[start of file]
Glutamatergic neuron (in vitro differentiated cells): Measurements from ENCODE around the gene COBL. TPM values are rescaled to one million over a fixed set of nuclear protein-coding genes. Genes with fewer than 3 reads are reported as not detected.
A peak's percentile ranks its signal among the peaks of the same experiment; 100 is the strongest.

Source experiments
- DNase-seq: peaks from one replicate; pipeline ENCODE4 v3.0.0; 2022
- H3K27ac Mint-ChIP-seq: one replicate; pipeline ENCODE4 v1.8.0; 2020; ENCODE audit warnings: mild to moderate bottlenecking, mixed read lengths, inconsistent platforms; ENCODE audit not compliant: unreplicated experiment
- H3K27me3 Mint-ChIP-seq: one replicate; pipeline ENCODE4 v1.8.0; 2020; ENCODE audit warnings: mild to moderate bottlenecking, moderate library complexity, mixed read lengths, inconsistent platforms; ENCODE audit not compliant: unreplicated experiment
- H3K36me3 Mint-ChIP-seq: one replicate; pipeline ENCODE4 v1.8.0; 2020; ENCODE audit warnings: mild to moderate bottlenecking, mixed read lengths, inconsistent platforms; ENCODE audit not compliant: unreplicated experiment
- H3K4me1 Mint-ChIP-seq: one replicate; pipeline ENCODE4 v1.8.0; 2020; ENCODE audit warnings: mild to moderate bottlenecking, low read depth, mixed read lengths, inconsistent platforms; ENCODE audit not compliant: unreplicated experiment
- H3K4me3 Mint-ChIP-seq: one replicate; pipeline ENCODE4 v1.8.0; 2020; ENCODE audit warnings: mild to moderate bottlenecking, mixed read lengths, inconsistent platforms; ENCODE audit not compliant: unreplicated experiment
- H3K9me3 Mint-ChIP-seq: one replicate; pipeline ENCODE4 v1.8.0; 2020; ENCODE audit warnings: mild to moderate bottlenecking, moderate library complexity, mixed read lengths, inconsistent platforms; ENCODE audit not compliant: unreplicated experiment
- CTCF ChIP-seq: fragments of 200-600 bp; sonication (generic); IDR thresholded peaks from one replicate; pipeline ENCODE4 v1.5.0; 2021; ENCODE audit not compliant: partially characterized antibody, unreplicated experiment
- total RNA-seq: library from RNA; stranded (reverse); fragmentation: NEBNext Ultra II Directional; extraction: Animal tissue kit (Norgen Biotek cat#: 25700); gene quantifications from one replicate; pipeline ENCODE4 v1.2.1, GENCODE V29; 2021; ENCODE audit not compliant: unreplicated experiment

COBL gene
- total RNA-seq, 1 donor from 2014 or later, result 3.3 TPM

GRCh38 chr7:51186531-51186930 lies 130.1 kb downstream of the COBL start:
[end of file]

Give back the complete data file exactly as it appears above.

Glutamatergic neuron (in vitro differentiated cells): Measurements from ENCODE around the gene COBL. TPM values are rescaled to one million over a fixed set of nuclear protein-coding genes. Genes with fewer than 3 reads are reported as not detected.
A peak's percentile ranks its signal among the peaks of the same experiment; 100 is the strongest.

Source experiments
- DNase-seq: peaks from one replicate; pipeline ENCODE4 v3.0.0; 2022
- H3K27ac Mint-ChIP-seq: one replicate; pipeline ENCODE4 v1.8.0; 2020; ENCODE audit warnings: mild to moderate bottlenecking, mixed read lengths, inconsistent platforms; ENCODE audit not compliant: unreplicated experiment
- H3K27me3 Mint-ChIP-seq: one replicate; pipeline ENCODE4 v1.8.0; 2020; ENCODE audit warnings: mild to moderate bottlenecking, moderate library complexity, mixed read lengths, inconsistent platforms; ENCODE audit not compliant: unreplicated experiment
- H3K36me3 Mint-ChIP-seq: one replicate; pipeline ENCODE4 v1.8.0; 2020; ENCODE audit warnings: mild to moderate bottlenecking, mixed read lengths, inconsistent platforms; ENCODE audit not compliant: unreplicated experiment
- H3K4me1 Mint-ChIP-seq: one replicate; pipeline ENCODE4 v1.8.0; 2020; ENCODE audit warnings: mild to moderate bottlenecking, low read depth, mixed read lengths, inconsistent platforms; ENCODE audit not compliant: unreplicated experiment
- H3K4me3 Mint-ChIP-seq: one replicate; pipeline ENCODE4 v1.8.0; 2020; ENCODE audit warnings: mild to moderate bottlenecking, mixed read lengths, inconsistent platforms; ENCODE audit not compliant: unreplicated experiment
- H3K9me3 Mint-ChIP-seq: one replicate; pipeline ENCODE4 v1.8.0; 2020; ENCODE audit warnings: mild to moderate bottlenecking, moderate library complexity, mixed read lengths, inconsistent platforms; ENCODE audit not compliant: unreplicated experiment
- CTCF ChIP-seq: fragments of 200-600 bp; sonication (generic); IDR thresholded peaks from one replicate; pipeline ENCODE4 v1.5.0; 2021; ENCODE audit not compliant: partially characterized antibody, unreplicated experiment
- total RNA-seq: library from RNA; stranded (reverse); fragmentation: NEBNext Ultra II Directional; extraction: Animal tissue kit (Norgen Biotek cat#: 25700); gene quantifications from one replicate; pipeline ENCODE4 v1.2.1, GENCODE V29; 2021; ENCODE audit not compliant: unreplicated experiment

COBL gene
- total RNA-seq, 1 donor from 2014 or later, result 3.3 TPM

GRCh38 chr7:51186531-51186930 lies 130.1 kb downstream of the COBL start: